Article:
By Lorenzo Tanos
Is the 2003 NBA Draft class truly the greatest ever? Nay, I say – yes, 2003 is when Miami's Big Three made their professional debuts, same with Carmelo Anthony. We're sure to see these four make the Hall of Fame once their illustrious careers are over. But unlike the comparable draft classes of 1984 and 1996, 2003 tends to be a top-heavy one. 1984 had John Stockton carve out a Hall of Fame career as the 16th overall pick, while Kobe Bryant was the 13th pick of the 1996 Draft. The Class of 2003 also gave us a lot of solid starters and a star (not superstar) power forward in David West, and while it's a great class overall, '84 and '96 still had more to offer.
THE TOP PICK/THE BEST – Expectations were ridiculously high for LeBron James (CLE, F/G, 6'8"-240, St. Vincent-St. Mary HS) well before he made his intentions official to join the 2003 Draft. Unlike the typical preps-to-pros prospect, James didn't have any college seriously associated to his name, because it was apparent from the moment the hype started pouring in that he'd be joining the NBA straight out of high school. And he hasn't let anybody down since then, except perhaps Cleveland's NBA fan base when James decided to “take his talents to the South Beach" and Miami Heat fans when he failed to deliver in the clutch in the 2011 Finals. Still, it's arguable that "King James" isn't as hated in Cleveland as the late former Browns owner Art Modell, and he sure made up for his shortcomings in 2011 by coming up big in the 2012 Finals, where the Heat put away the upstart Oklahoma City Thunder in five games. To date, he's averaged 27.5 ppg, 7.3 rpg and 6.9 apg over his career and recently become the youngest player in NBA history to achieve the 20,000 career points milestone.
HONORABLE MENTION – This one's going to be easy. Despite all the criticism he's received for being a selfish, stats-obsessed player who plays little to no defense, Carmelo Anthony (DEN, SF, 6'8"-230, Syracuse, #3) is still one of the NBA's most dynamic scorers and has continued to play at a high level for the resurgent New York Knicks. Even if he still doesn't play much “D", it goes without saying that the Detroit Pistons (see below) may have definitely been better served with Melo as the #2 pick rather than the man they ended up picking. Chris Bosh (TOR, F/C, 6'10"-228, Georgia Tech, #4) has transitioned very smoothly from being the Toronto Raptors' franchise player to the Miami Heat's third offensive option. His rebounding numbers have slipped dramatically since his days as a Raptor, but Bosh remains a bona fide scoring threat in many a way. And speaking of the Heat, Dwyane Wade (MIA, SG/PG, 6'4"-212, Marquette, #5) flew under the radar until his junior year of college, when he led the Golden Eagles to a Final Four appearance in the 2003 NCAA Tournament. His performance as a pro has been anything but “under the radar", having made the All-Star Game nine years in a row and won two NBA championships in his ten-year career.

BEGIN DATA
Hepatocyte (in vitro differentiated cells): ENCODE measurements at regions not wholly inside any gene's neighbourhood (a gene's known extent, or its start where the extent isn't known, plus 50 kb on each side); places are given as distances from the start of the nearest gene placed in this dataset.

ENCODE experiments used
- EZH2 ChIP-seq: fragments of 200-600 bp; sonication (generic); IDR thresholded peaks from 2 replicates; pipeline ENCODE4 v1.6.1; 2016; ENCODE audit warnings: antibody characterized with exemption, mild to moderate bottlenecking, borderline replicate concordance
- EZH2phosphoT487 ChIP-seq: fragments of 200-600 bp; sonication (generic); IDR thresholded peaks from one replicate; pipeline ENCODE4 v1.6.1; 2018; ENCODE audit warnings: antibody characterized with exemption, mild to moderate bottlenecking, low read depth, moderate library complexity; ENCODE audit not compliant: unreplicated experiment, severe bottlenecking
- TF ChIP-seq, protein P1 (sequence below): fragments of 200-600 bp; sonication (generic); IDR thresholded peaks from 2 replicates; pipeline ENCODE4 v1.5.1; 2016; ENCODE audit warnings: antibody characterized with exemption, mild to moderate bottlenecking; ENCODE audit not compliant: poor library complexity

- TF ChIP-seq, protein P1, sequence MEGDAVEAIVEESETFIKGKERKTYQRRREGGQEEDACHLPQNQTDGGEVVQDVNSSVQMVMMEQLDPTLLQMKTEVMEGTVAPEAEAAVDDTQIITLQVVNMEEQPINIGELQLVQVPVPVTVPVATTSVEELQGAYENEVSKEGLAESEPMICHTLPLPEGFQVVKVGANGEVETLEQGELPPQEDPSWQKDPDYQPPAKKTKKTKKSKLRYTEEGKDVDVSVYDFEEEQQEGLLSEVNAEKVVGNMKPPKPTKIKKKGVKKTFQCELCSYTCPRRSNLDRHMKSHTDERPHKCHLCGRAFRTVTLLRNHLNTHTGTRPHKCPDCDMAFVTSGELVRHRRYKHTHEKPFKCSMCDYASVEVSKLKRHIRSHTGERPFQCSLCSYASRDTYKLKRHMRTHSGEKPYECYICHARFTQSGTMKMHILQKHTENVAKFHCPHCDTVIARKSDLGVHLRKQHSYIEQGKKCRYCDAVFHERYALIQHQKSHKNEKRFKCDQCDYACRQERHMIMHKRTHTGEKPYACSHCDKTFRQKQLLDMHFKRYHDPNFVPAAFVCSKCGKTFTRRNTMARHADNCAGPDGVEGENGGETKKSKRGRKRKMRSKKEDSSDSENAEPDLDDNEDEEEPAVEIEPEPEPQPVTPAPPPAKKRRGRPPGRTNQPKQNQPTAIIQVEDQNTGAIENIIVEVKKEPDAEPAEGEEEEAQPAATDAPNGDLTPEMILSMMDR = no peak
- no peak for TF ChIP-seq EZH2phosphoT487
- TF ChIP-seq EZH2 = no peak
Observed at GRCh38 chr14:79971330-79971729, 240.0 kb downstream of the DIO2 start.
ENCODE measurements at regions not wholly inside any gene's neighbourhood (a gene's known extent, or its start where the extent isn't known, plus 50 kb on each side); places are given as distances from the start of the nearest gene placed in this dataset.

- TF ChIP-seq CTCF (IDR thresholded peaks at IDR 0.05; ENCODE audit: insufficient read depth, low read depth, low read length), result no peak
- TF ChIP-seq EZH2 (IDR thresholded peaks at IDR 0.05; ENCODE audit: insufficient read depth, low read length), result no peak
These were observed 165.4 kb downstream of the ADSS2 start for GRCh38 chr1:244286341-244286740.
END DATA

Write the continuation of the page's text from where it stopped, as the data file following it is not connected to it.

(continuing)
Mar 18, 2013; Boston, Massachusetts, USA; Miami Heat forward LeBron James (6) reacts after scoring the go ahead basket against the Boston Celtics during the fourth quarter at TD Banknorth Garden. The Miami Heat won 105-103. Photo Credit: Greg M. Cooper-USA TODAY Sports.
– Do we even need to get into a debate about this? At least Sam Bowie
was a decent starting center for several years. But DarkoMilicic (DET,
F/C, 7'0"-250, Serbia, #2) was, at best, a mediocre starter on a
terrible team. And when he did get to play for winners, he'd often
serve as the Human Victory Cigar, which is definitely not a flattering
nickname – you don't want to be seeing action almost exclusively at the
tail-end of blowout wins if you're the second overall pick. Last time
we saw Milicic, he was with the Boston Celtics, but he played just one
game in 2012-13 for the C's before getting released per request.
Other notable 2003 busts include Mike Sweetney (NYK, PF, 6'8"-275, Georgetown, #9), a former 20-10 man for the Hoyas who struggled with weight problems throughout his short NBA career, and one-time BC scoring machine Troy Bell (BOS, PG, 6'1"-180, Boston College, #16), who played all of six games in the pros despite scoring an amazing 2,632 career points in college for the Eagles.
THE STEAL – Though it's quite possible that he has already peaked, Mo Williams (UTA, PG, 6'1"-185, Alabama, #47) has had arguably the best career among all the point guards selected in 2003. And he's the only one still putting up above-average numbers, despite having been slowed down by injuries as of late. With the exception of his rookie season, Williams has averaged in double figures all throughout his career, peaking at 17.8 ppg in 2009 and 6.3 apg in 2008, and has proven effective whether used as a pure playmaker or as more of a combo guard. Williams, who made the 2009 All-Star Game, is back with the Utah Jazz, same team that drafted him in 2003 and used him as one of several backup point guards to Carlos Arroyo.
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